Following in the footsteps of my coworker (and fellow blogger), Vinny Lariza, I attended CactusCon, Arizona’s largest annual hacker and security conference in Arizona, held this year May 6-7, 2016, in Phoenix.

Even without Vinny, this year’s event was as engaging as CactusCon 2015, and its new venue, the Phoenix Convention Center, accommodated a record-high 780 participants from around the U.S., making this the largest conference at which I’ve had an opportunity to speak.



CactusCon offers a broad assortment of talks and workshops for Network Security and Information Assurance professionals of all stripes. Between preparation for and presentation of my Angler Exploit Kit campaign research, I was able to take in a handful of other notable talks, including:


Neil Smith’s talk about threat intelligence covered one of today’s most important InfoSec topics. Smith explored some of the challenges security researchers encounter in their ongoing analysis of the huge amounts of data generated daily in search of information that can contribute to better security, and discussed the role of malicious actors in generating counter-intelligence. He argues that security analysts need a full awareness of what threat intelligence can do—and importantly, what it cannot do, as well as where it’s vulnerable—in order to better discern malicious activity in its early stages.

The author demonstrated a practical method he’d devised of using threat intelligence against URL scanners, and outlined an example of the Hacking Team abusing T1.IMG_0942 Since I work a lot with different threat intelligence sources like PhishTank and VirusTotal, an awareness of the possible malicious actions by which cybercriminals can abuse them is valuable.



Another Neil, this one Neil R. Wyler who is perhaps better known among CactusCon attendees as Grifter, was engaging and inspiring.

He has been a staff member of the Black Hat Security Briefings for over 13 years and is a member of the Senior Staff at DEF CON. He has been the subject of various online, print, film, and television interviews, and has authored several books on information security.

In addition to telling the story of his own professional journey, Neil shared his personal observations about the security community and speculated about the future of the industry.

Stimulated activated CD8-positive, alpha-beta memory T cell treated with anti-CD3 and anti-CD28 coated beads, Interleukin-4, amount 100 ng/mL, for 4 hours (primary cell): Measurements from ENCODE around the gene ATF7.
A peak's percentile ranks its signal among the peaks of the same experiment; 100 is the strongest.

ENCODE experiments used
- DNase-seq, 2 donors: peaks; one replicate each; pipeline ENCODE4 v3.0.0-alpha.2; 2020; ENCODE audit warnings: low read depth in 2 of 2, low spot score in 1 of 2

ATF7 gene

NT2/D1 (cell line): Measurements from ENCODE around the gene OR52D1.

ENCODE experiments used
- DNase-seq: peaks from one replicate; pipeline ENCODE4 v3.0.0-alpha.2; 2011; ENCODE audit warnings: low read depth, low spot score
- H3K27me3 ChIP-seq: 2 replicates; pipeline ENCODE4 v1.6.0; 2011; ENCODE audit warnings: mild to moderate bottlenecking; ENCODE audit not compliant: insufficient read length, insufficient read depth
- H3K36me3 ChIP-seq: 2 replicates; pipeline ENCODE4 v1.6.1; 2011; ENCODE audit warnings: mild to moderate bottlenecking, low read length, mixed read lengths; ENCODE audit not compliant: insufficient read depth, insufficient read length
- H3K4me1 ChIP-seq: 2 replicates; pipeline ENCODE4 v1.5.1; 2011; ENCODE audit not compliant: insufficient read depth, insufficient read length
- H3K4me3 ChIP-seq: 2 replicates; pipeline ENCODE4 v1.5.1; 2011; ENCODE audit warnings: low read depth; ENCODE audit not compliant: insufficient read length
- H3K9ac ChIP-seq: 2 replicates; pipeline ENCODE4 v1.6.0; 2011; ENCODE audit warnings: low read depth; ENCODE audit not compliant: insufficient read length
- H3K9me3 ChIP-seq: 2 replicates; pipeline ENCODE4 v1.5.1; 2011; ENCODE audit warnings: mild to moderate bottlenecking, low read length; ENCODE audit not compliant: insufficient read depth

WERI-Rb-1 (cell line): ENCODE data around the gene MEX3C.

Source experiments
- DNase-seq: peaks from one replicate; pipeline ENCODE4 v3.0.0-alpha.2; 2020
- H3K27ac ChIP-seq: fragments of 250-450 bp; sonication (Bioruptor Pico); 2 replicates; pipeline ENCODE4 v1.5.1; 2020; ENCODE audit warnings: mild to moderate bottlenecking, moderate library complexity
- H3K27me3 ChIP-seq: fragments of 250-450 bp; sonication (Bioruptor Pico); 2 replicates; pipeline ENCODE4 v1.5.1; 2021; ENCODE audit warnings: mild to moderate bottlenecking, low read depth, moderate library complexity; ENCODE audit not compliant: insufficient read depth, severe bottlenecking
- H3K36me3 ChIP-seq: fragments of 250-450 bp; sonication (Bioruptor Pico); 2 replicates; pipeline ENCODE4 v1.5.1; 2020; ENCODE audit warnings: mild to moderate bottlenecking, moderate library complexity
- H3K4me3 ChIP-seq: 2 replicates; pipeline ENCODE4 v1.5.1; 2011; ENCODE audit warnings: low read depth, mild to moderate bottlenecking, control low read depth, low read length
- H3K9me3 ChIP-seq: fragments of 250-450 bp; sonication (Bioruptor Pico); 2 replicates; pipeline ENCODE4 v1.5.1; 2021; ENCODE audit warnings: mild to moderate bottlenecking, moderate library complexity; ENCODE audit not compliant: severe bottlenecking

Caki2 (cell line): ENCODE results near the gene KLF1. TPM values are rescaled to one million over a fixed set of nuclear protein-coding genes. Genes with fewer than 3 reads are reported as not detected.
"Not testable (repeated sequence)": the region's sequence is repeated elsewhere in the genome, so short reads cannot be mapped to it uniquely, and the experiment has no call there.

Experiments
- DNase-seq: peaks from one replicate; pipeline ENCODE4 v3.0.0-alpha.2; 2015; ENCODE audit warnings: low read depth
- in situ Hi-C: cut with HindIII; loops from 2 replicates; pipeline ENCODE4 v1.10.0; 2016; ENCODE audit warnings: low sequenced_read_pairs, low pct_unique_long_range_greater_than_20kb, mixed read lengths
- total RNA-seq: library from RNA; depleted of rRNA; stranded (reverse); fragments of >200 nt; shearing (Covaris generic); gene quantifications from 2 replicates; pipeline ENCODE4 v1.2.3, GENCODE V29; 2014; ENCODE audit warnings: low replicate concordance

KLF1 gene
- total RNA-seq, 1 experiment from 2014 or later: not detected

Paulo Shakarian, director of the Cyber-Socio Intelligent Systems (CySIS) Laboratory at Arizona State University, delivered a truly engaging presentation on leveraging game theory and machine learning to infiltrate and identify possible threats.


This is one of the approaches being undertaken by OpenDNS Labs, which executes large-scale phishing detection using unsupervised machine learning techniques in DNS traffic (a.k.a. NLP rank).

Of course, most of our research is based on DNS data (no surprise, right?) so it is informative to see the results of similar approach applied to different data. Shakarian’s complementary approach involves studying malicious hacker communities and black markets where malware and exploits are bought, sold, and traded online. In his talk, he described how a combination of machine learning and game theory-based techniques can address human shortcoming and aid in the creation of relevant, proactive cyber threat intelligence gathered from malicious hacking online. Among the valuable results of the game theoretic simulation can be ranking of malicious exploits.


The analysis of this environment can lead to the identification of zero-day exploits, “fully-undetectable” malware. How this information can be highlighted with respect to a given enterprise is also explained.

In all, CactusCon was great! I felt very privileged to be a part of this top-tier security conference that’s quickly grown into a must-attend learning and networking event, and hope to attend next year as well.


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